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Cobalt helps regulate nervous system functions, and is recommended for the treatment of related disorders: spasms, migraines, hot flushes, palpitations, etc.

The human body cannot synthesize cobalt and so depends on food sources for an adequate supply. The daily recommended dosage for this oligo-element has not been clearly established. Most experts place it around 0.12 milligrams.

Cobalt is mainly found in animal foods: meat, milk and dairy products, seafood, etc.


Studies have shown that persons suffering from spasmophilia regularly exhibit low magnesium levels.

Modern food preparation methods have made today’s diet magnesium deficient. In addition, persons who want to lose weight tend to eat few magnesium-rich foods (almonds, beans, chocolate, dried fruit, etc.) because they are high in calories.

If you think you lack magnesium:

– Eat a lot of wheat germ; add it to salads, soups, cooked vegetables, and use wheat germ instead of breadcrumbs for breaded dishes.

– Add the following foods to salads and cooked dishes: raw spinach, dandelion and beet leaves, snails (if you like them), chopped almonds.

– Eat cold salads made with lentils, kidney beans, string beans, chick peas, cabbage or broccoli, seasoned with a little olive oil and some diced onion or shallots. These also contain a lot of magnesium.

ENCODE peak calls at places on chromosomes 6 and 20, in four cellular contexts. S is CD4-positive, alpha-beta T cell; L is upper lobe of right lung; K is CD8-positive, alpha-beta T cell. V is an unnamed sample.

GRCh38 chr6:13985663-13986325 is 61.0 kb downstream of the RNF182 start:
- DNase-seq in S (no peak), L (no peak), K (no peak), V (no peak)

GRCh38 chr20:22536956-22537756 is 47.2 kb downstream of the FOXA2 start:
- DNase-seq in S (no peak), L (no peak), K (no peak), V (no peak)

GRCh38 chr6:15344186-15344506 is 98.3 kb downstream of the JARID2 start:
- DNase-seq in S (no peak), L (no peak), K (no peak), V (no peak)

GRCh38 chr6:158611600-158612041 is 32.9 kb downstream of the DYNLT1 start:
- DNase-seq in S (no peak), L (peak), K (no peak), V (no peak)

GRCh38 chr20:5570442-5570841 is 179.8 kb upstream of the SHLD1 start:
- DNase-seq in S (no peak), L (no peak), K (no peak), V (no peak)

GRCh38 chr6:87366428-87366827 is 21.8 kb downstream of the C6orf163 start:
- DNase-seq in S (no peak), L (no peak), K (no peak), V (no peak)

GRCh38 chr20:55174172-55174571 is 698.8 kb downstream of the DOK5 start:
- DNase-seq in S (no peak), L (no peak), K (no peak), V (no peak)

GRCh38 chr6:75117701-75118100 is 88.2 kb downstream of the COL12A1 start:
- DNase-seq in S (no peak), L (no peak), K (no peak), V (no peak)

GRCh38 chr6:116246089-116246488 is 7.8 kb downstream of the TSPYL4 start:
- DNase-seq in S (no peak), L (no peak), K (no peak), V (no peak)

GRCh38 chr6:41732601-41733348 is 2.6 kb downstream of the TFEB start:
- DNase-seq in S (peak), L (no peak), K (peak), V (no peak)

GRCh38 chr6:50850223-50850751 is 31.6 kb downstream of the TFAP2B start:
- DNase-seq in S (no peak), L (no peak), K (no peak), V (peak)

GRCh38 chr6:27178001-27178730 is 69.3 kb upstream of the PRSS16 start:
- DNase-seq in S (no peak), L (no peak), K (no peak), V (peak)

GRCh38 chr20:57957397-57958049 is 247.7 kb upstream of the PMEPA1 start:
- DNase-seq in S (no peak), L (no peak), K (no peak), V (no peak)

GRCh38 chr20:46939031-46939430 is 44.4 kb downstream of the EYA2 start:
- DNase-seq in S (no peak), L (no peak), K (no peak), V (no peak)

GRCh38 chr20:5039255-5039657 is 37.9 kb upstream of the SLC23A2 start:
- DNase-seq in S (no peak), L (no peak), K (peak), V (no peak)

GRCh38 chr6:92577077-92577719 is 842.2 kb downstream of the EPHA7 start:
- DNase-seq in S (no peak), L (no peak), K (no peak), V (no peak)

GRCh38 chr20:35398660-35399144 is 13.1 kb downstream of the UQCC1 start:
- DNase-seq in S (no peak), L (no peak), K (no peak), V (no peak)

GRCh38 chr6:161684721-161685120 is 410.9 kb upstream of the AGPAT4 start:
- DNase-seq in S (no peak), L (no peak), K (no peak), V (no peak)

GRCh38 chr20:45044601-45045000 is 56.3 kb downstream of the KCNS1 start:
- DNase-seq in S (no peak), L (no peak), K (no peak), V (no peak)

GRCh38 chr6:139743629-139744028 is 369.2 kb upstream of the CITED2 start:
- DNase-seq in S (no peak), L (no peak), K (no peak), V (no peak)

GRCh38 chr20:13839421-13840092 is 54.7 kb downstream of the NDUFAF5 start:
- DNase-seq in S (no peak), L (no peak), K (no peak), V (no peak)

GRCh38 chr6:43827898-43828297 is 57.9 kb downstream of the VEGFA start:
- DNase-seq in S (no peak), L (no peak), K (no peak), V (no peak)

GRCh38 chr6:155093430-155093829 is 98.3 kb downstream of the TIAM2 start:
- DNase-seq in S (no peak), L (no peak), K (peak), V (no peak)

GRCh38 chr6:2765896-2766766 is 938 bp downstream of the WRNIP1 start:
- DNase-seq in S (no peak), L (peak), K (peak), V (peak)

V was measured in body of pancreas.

Calcium is also recommended in the treatment of some cases of spasmophilia.

IMPORTANT NOTE: Do not take calcium and magnesium supplements at the same time as their effects cancel each other out.

Other measures:

– Be conscientious about your overall hygiene.

– Eat a balanced diet containing lots of fresh fruit and vegetables, and make sure to provide your body with all the nutrients it needs.

– Some medical treatments (diuretics, some oral contraceptives, etc.) cause magnesium deficiencies. Persons who show a tendency towards spasmophilia should increase their magnesium intake considerably.

Magnesium-rich juice: drink a glass every morning

– 2 slices of pineapple

– 1 or 2 oranges

– a teaspoon of wheat germ powder

– a quarter of a teaspoon of dolomite or green clay.

Magnesium-rich cooking

Recipe 1

– 5 ounces (150 grams) of potato flakes

– 1 tablespoon of brewer’s yeast

– 3 eggs

– 3 tablespoons milk

– 1 teaspoon palm oil

– ¼ chicken

– 1 slice of calves liver

– 2 teaspoons of grated cheese (gruyere)

– 3 parsley stalks

– salt and pepper

Cut the liver and chicken into small pieces. Chop the parsley. Mix the potato flakes, yeast, eggs, oil and milk until smooth. Add the liver, chicken, cheese and chopped parsley. Season to taste and bake for 30 minutes.

Recipe 2

– 3 tablespoons of wheat flakes

– 3 tablespoons of buckwheat flakes

– 3 tablespoons of oat flakes

– tomatoes

– parsley

– onion

– legg

Soak the wheat flakes in lukewarm water for an hour. Mix in the chopped tomatoes, parsley and onion and press into cakes. Bake without grease.

Recipe 3

– beetroots

– celery stalks

– mild onion

– olive oil

– cider vinegar

Thinly slice the beetroots and celery, and season to taste. Both beets and celery are rich in a substance called rubidium, which helps balance the nervous system.

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